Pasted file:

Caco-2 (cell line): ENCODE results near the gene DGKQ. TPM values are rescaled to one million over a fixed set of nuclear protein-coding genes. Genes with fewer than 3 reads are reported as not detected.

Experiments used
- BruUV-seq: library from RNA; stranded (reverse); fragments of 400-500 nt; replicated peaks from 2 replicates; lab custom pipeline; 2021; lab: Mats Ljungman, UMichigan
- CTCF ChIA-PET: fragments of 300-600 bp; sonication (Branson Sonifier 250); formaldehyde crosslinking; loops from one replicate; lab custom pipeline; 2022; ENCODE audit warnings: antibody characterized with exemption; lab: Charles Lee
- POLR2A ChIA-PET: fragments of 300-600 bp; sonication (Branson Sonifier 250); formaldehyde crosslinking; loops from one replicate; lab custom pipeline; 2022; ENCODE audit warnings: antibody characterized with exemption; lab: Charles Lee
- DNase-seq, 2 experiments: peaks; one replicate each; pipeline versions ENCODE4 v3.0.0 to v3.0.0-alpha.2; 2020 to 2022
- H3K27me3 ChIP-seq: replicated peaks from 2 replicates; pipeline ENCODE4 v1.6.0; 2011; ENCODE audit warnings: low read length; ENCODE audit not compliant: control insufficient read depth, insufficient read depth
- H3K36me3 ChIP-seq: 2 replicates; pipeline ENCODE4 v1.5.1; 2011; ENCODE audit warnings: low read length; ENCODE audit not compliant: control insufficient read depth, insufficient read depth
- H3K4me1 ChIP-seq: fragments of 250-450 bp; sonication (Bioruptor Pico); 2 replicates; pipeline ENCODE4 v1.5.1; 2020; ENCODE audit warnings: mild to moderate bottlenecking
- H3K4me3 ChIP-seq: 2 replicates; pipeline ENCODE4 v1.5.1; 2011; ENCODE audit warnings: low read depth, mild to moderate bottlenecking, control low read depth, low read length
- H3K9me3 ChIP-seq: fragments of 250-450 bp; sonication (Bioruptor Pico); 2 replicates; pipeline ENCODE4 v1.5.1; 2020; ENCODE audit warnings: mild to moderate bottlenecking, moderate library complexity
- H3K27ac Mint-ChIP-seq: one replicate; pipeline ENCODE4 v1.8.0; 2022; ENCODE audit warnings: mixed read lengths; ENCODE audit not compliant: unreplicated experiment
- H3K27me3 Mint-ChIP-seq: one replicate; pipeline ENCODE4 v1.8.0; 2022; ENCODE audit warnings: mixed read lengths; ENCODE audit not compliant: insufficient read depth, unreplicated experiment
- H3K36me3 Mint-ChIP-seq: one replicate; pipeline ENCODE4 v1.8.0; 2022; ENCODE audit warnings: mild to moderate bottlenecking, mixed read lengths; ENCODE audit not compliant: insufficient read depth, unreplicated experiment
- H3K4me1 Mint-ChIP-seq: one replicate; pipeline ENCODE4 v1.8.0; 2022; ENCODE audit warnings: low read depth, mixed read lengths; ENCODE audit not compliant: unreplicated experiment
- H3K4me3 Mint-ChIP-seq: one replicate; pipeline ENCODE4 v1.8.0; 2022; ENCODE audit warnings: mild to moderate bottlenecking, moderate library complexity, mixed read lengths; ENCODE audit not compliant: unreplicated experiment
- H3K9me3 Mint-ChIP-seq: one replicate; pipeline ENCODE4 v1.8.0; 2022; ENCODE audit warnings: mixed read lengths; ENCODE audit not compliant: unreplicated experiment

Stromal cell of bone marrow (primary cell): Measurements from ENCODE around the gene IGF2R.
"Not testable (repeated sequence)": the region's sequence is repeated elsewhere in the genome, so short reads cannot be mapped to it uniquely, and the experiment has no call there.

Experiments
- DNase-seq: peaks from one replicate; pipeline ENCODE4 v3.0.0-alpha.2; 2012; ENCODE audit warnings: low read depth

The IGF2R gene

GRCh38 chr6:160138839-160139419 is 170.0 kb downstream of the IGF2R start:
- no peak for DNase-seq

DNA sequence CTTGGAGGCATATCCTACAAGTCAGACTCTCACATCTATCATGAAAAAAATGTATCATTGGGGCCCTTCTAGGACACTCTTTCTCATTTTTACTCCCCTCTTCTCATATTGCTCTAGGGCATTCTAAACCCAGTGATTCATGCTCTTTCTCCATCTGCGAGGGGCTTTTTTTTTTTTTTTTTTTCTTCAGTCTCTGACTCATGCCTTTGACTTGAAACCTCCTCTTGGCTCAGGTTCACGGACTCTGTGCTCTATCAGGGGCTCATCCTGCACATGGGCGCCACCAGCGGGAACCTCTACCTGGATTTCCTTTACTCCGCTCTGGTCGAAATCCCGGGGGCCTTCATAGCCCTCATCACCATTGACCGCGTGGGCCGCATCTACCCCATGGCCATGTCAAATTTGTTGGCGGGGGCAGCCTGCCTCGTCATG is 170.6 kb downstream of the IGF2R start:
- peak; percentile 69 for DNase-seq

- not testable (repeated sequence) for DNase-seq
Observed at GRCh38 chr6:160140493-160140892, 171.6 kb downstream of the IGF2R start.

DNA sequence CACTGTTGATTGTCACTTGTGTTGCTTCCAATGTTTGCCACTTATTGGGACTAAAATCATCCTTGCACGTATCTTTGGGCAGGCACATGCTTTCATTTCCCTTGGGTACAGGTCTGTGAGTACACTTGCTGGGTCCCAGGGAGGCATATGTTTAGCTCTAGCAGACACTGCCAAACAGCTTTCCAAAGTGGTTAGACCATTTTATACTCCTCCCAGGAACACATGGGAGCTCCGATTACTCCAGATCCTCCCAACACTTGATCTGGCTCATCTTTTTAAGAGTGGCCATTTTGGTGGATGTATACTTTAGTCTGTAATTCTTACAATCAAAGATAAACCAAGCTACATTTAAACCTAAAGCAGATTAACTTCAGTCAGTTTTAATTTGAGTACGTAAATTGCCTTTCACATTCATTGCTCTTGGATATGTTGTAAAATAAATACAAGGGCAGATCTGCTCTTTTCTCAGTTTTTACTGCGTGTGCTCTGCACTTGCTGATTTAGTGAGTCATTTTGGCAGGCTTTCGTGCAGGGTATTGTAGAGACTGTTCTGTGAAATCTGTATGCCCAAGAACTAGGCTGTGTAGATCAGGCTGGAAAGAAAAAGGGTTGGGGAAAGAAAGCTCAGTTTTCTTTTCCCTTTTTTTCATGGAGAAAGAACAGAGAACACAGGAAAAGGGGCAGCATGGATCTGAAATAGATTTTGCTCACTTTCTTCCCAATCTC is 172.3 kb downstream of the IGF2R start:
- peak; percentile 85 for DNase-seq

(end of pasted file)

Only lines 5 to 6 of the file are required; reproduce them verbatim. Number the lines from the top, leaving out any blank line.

- POLR2A ChIA-PET: fragments of 300-600 bp; sonication (Branson Sonifier 250); formaldehyde crosslinking; loops from one replicate; lab custom pipeline; 2022; ENCODE audit warnings: antibody characterized with exemption; lab: Charles Lee
- DNase-seq, 2 experiments: peaks; one replicate each; pipeline versions ENCODE4 v3.0.0 to v3.0.0-alpha.2; 2020 to 2022